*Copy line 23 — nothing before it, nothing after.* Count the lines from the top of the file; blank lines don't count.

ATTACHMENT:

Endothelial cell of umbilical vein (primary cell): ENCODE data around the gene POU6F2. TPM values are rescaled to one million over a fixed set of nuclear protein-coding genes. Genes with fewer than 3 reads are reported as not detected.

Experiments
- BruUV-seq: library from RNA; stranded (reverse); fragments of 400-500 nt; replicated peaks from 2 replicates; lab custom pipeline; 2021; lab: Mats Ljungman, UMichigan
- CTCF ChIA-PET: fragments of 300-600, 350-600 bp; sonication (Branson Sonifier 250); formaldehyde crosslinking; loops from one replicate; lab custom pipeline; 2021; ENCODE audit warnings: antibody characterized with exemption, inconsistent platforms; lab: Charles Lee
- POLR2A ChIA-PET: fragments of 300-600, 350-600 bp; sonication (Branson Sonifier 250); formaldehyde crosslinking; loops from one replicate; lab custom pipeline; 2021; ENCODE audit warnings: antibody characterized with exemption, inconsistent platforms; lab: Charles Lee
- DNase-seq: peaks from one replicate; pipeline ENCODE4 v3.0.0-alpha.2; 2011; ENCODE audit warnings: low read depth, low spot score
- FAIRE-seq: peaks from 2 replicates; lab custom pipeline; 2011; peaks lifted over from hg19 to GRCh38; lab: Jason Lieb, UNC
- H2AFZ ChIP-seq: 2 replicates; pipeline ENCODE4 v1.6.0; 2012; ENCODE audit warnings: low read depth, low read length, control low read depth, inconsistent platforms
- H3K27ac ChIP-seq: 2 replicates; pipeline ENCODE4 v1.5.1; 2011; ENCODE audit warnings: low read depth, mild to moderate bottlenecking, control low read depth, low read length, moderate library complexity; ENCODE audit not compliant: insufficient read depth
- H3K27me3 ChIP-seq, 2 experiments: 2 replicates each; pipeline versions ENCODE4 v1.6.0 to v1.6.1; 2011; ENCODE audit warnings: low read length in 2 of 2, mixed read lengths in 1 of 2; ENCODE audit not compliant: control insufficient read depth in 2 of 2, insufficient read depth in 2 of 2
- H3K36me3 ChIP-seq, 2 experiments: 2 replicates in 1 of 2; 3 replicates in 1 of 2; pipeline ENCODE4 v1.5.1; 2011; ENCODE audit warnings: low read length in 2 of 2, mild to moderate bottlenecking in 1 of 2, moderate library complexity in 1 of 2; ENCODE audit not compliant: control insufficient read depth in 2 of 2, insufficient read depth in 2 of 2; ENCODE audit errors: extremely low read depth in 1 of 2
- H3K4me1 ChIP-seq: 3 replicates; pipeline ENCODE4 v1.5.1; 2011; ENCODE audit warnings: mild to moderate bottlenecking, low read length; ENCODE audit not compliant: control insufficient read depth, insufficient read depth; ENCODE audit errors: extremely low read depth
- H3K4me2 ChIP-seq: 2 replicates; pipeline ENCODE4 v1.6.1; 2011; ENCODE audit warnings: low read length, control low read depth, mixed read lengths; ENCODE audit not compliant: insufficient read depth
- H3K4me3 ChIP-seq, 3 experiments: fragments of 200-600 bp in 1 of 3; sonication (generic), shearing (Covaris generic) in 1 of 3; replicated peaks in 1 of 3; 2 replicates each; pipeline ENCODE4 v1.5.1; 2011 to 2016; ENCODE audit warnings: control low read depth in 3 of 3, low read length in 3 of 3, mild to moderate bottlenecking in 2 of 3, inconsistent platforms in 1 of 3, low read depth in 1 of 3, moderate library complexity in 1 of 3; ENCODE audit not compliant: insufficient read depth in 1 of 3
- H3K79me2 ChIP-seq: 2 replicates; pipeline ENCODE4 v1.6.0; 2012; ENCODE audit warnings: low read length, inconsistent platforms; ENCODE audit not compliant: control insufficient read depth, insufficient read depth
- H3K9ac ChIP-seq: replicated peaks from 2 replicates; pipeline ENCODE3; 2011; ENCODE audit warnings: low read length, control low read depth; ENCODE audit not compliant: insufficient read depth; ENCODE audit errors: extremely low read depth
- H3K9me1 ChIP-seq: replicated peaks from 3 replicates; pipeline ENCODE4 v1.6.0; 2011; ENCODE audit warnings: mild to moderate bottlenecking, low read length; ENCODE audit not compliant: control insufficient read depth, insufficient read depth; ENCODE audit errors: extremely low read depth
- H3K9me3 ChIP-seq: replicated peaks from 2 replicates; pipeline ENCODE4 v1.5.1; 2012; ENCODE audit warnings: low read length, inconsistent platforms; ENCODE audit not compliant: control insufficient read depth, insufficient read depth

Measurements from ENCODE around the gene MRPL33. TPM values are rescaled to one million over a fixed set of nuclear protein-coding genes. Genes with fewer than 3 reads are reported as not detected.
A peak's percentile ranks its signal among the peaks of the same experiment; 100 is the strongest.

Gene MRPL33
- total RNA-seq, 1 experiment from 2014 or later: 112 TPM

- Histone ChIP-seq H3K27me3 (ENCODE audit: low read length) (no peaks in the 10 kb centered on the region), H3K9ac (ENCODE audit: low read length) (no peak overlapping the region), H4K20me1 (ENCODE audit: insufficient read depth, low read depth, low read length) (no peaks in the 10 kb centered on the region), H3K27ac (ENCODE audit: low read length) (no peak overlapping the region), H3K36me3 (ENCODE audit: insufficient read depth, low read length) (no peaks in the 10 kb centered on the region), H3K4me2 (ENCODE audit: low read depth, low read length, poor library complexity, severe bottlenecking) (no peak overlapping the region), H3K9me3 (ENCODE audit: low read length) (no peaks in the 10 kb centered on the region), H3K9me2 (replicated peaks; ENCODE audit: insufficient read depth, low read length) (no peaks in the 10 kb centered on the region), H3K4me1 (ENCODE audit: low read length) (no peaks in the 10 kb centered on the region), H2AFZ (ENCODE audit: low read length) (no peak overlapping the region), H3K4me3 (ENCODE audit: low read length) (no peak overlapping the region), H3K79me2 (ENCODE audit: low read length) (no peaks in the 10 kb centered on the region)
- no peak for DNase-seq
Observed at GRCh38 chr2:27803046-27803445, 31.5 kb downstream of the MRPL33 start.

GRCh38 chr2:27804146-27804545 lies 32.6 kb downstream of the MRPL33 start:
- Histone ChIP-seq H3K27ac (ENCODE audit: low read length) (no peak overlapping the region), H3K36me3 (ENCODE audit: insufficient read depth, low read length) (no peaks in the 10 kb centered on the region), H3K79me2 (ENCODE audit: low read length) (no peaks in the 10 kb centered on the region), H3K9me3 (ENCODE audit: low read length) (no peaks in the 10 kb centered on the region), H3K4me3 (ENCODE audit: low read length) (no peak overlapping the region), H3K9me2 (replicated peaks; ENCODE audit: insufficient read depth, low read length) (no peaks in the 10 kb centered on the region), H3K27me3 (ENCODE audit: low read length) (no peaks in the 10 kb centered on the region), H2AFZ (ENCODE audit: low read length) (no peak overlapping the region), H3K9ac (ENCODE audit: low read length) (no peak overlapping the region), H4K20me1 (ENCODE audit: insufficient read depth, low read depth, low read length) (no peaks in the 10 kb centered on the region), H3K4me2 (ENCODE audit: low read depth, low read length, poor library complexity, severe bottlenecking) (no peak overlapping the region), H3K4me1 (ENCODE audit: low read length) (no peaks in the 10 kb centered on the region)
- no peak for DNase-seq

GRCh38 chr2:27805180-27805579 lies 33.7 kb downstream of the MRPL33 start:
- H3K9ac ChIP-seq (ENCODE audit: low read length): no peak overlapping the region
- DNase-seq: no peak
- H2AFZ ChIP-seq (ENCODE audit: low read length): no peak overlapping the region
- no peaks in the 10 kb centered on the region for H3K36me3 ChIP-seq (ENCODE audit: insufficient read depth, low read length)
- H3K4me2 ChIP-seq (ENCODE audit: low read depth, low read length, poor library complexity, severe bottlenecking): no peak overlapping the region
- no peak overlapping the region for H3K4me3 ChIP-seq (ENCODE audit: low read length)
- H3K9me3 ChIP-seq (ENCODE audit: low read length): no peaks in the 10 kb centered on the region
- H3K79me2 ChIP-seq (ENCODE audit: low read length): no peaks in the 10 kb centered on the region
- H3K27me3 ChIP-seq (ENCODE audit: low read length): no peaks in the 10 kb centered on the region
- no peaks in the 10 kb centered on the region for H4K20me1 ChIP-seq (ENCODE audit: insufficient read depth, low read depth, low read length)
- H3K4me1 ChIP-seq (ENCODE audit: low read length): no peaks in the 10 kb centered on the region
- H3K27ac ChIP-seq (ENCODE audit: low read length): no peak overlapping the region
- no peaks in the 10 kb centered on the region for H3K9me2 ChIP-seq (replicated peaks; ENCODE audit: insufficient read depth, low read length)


- Histone ChIP-seq H3K27me3 (ENCODE audit: low read length) (no peaks in the 10 kb centered on the region), H3K9ac (ENCODE audit: low read length) (no peak overlapping the region), H4K20me1 (ENCODE audit: insufficient read depth, low read depth, low read length) (no peaks in the 10 kb centered on the region), H3K27ac (ENCODE audit: low read length) (no peak overlapping the region), H3K36me3 (ENCODE audit: insufficient read depth, low read length) (no peaks in the 10 kb centered on the region), H3K4me2 (ENCODE audit: low read depth, low read length, poor library complexity, severe bottlenecking) (no peak overlapping the region), H3K9me3 (ENCODE audit: low read length) (no peaks in the 10 kb centered on the region), H3K9me2 (replicated peaks; ENCODE audit: insufficient read depth, low read length) (no peaks in the 10 kb centered on the region), H3K4me1 (ENCODE audit: low read length) (no peaks in the 10 kb centered on the region), H2AFZ (ENCODE audit: low read length) (no peak overlapping the region), H3K4me3 (ENCODE audit: low read length) (no peak overlapping the region), H3K79me2 (ENCODE audit: low read length) (no peaks in the 10 kb centered on the region)